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Rambunctious Culture
Rambunctious Culture

When Creativity Becomes Tasty

My seven-year old daughter loves ice cream and YouTube. Put together, she obsessively watches videos of Black Tap milkshakes being made. For the uninitiated, Black Tap milkshakes tower vertically while you likely grow horizontally after eating them. Her favorite is the Brooklyn Blackout, which is topped with chocolate chips, chocolate drizzle and an entire brownie. Her comment after watching the Brooklyn Blackout being made is, “it needs a Twix bar.”
 
So even after adding confection on top of candy, she still didn’t think the job was complete. I instantly thought of one of my clients who told me my (very robust) plan wasn’t enough. And then my other client who told me that my plan was too much. So, how do you know when you are finished with your idea?
 
There is a slew of books about how to be creative, but few – in fact none that I can find – cover how to know if you’ve been creative enough. There are some standard ways to test ideas – pilot program (yeah), small group focus groups (of course), but those tactics aren’t foolproof. At the end of the day, it comes down to the taste of the consumer.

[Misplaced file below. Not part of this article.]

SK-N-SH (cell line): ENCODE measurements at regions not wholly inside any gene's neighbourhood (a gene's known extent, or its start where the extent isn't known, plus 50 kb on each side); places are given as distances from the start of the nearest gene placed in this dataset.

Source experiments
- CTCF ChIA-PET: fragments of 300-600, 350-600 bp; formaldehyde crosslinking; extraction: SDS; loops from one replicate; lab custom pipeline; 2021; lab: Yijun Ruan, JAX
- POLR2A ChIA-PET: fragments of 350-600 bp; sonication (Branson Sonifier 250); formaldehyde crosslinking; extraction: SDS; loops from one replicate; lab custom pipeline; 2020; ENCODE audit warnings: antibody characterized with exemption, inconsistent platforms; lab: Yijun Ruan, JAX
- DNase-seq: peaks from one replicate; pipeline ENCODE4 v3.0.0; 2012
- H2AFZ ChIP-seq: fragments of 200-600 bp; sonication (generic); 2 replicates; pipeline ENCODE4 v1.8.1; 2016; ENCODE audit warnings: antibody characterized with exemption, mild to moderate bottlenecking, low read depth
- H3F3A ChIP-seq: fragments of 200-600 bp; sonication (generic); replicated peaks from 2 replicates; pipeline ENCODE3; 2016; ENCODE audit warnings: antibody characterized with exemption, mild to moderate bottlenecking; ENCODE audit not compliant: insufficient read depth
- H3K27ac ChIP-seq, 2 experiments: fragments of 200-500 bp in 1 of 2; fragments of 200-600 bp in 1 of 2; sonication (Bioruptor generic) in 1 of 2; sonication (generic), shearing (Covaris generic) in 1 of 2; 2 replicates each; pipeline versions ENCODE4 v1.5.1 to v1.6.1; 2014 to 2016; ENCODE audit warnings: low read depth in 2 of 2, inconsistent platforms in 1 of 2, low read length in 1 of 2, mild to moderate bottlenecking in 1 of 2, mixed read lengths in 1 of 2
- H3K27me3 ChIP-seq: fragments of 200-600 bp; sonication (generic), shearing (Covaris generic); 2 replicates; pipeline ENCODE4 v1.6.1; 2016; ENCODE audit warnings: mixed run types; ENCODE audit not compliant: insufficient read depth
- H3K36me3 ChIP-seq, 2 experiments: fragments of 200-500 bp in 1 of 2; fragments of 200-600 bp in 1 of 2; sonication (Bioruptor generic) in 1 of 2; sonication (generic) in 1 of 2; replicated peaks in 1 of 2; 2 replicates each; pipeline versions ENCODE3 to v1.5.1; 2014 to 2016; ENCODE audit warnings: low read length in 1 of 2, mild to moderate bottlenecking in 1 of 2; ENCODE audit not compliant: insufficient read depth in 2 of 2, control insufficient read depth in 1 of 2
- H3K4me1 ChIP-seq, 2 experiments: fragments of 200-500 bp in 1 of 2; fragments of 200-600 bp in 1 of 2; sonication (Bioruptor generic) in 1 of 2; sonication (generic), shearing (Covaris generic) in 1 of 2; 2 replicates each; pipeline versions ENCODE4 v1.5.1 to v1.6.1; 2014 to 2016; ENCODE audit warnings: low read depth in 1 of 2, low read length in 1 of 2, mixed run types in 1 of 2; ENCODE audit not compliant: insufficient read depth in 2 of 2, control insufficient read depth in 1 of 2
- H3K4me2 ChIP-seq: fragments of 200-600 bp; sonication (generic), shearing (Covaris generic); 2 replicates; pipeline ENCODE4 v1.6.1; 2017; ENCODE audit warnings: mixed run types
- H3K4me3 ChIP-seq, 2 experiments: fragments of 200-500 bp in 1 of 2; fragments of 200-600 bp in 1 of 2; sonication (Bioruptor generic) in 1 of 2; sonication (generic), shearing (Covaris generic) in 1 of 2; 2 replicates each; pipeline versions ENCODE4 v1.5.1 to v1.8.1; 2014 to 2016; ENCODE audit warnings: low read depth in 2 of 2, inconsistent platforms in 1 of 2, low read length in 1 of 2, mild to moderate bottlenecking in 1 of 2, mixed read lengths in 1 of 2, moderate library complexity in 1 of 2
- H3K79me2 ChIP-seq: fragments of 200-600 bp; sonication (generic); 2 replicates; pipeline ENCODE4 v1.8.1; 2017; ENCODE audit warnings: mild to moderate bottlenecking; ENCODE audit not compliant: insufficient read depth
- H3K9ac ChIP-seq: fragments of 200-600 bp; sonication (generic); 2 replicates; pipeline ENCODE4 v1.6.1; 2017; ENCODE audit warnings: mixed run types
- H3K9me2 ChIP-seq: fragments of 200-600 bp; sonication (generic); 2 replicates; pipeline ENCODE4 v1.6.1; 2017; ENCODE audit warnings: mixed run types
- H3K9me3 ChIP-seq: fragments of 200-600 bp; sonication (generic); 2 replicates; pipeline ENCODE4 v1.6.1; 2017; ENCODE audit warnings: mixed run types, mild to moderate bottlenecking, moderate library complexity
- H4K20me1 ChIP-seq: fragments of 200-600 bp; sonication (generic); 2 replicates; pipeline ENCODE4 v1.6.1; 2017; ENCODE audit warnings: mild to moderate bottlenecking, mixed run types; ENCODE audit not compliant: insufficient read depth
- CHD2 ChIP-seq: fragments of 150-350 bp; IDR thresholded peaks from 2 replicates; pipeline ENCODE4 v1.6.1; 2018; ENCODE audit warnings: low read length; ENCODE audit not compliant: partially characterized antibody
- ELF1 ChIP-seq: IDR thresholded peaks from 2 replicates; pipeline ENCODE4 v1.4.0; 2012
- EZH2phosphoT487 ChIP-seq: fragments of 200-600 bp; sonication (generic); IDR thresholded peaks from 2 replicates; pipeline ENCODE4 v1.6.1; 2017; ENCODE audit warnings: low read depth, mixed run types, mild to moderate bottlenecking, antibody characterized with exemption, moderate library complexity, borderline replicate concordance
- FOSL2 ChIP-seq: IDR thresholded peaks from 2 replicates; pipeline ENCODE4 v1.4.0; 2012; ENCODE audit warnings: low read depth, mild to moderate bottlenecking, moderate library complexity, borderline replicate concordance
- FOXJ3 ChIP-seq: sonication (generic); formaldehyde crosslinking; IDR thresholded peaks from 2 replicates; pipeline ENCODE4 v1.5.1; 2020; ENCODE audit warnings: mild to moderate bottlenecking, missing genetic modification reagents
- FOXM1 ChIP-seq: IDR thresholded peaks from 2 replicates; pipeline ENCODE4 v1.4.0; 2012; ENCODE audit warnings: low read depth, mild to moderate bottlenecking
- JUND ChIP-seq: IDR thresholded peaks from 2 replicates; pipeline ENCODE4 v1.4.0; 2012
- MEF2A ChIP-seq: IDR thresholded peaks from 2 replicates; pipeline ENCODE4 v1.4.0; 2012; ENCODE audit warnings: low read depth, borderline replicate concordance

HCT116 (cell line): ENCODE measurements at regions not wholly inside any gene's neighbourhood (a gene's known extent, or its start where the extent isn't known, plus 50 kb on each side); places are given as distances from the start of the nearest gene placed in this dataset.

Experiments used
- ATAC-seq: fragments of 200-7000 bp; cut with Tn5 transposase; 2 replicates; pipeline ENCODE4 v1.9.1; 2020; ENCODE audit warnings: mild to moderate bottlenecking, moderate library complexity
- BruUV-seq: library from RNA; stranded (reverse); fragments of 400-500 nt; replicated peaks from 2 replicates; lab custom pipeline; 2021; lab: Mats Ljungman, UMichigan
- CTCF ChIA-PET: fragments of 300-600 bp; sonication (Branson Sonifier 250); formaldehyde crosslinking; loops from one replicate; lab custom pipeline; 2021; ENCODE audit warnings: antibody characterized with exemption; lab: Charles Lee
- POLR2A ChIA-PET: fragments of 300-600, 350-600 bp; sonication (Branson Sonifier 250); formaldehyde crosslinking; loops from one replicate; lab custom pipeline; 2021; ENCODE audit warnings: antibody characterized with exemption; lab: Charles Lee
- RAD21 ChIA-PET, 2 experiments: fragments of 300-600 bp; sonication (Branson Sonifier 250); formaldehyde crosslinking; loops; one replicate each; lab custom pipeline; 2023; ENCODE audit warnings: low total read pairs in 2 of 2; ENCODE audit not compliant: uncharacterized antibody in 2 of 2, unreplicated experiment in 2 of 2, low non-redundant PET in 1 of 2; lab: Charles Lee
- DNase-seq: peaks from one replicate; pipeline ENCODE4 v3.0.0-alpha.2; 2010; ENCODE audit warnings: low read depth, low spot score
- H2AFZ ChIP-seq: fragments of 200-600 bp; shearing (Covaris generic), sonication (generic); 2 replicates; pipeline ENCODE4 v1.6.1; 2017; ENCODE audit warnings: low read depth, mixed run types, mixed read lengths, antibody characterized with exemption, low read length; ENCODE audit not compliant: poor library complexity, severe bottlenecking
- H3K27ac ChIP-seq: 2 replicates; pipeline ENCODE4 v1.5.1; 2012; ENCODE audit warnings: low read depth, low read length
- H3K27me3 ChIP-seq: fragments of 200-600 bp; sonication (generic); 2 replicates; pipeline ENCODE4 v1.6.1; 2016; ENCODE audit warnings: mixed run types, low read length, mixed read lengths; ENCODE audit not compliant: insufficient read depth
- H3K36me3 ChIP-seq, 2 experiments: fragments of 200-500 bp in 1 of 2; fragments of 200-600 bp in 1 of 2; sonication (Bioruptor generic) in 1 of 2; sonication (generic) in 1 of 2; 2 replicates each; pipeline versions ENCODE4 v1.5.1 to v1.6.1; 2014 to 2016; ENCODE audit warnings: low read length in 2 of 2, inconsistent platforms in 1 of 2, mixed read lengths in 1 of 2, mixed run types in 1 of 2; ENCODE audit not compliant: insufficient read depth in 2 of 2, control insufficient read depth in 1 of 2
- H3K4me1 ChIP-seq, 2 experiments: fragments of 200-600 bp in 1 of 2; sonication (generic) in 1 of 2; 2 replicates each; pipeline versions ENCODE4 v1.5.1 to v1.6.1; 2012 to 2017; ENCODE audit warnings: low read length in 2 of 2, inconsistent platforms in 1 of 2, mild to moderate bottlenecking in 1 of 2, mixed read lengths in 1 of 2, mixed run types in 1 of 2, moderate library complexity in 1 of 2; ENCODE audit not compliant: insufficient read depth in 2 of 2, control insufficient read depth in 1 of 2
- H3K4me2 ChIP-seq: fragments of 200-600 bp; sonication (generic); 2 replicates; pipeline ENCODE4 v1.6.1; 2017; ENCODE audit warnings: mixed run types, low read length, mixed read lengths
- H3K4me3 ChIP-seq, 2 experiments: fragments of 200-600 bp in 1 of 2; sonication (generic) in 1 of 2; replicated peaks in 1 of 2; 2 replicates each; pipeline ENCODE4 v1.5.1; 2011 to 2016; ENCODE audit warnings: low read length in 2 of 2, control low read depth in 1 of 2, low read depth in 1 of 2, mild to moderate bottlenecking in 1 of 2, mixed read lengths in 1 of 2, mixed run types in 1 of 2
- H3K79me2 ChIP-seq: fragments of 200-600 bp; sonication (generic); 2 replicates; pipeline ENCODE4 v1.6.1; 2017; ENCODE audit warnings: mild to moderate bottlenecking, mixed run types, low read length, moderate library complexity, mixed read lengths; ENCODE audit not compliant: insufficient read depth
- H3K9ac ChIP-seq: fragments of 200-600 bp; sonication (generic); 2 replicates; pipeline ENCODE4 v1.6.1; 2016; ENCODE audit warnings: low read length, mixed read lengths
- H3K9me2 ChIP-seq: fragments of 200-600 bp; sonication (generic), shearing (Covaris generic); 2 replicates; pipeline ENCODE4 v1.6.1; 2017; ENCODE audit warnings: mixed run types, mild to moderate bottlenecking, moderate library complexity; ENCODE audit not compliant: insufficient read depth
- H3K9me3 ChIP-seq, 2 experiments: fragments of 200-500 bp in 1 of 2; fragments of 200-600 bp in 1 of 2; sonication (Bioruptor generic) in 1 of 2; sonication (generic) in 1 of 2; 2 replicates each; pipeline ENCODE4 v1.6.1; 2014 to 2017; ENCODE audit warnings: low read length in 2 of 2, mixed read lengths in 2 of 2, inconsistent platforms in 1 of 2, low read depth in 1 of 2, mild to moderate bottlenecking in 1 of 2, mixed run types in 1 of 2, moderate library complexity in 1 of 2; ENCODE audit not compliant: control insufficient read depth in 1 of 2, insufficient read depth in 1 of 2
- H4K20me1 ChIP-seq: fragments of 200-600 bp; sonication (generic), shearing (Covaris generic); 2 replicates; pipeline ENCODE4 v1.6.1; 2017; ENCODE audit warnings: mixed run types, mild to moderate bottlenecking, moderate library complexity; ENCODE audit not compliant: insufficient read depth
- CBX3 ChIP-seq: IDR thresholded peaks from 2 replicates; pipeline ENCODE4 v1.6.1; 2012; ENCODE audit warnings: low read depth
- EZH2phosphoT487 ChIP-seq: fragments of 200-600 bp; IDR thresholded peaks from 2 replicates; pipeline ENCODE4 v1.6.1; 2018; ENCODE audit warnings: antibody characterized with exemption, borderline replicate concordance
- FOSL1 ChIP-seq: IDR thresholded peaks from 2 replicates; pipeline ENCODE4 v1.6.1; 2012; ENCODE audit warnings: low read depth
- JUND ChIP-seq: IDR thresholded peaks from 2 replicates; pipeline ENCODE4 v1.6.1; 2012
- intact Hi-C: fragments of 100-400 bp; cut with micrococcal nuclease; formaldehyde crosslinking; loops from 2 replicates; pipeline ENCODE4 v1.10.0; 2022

So how can we quantify that? At Y&R PR we have something called the Content Palate. Like a food palate, it gives companies insights into not only the type of content that a consumer is attracted to, how they engage with it, but also their taste. It gets complicated because people love different types of content, but it gives marketers an opportunity to tailor content in a way that can really speak to their consumer’s liking.
 
A simple example: a mom in the Northeast is an avid viewer of Special Victims Unit; she also loves terrible movies (like The Room) and will post socially about NFL. What does this tell us?
 
It means that she is attracted to content that is predictable, procedural, and aimed at a mass market. Much like a Twix bar, it’s satisfying, and she understands what she is going to consume – like the NFL (always 4 quarters), SVU (always a trial at the end). But she likes familiar structures that can be upended in a sharp, knowing and ironic way (like The Room). She has “good bad taste.” In short, she is our Suburban Hipster. Now we are cooking…we can create content just for her. Email me to find out your consumer’s palette.

Courtney Walker / EVP, Deputy Director
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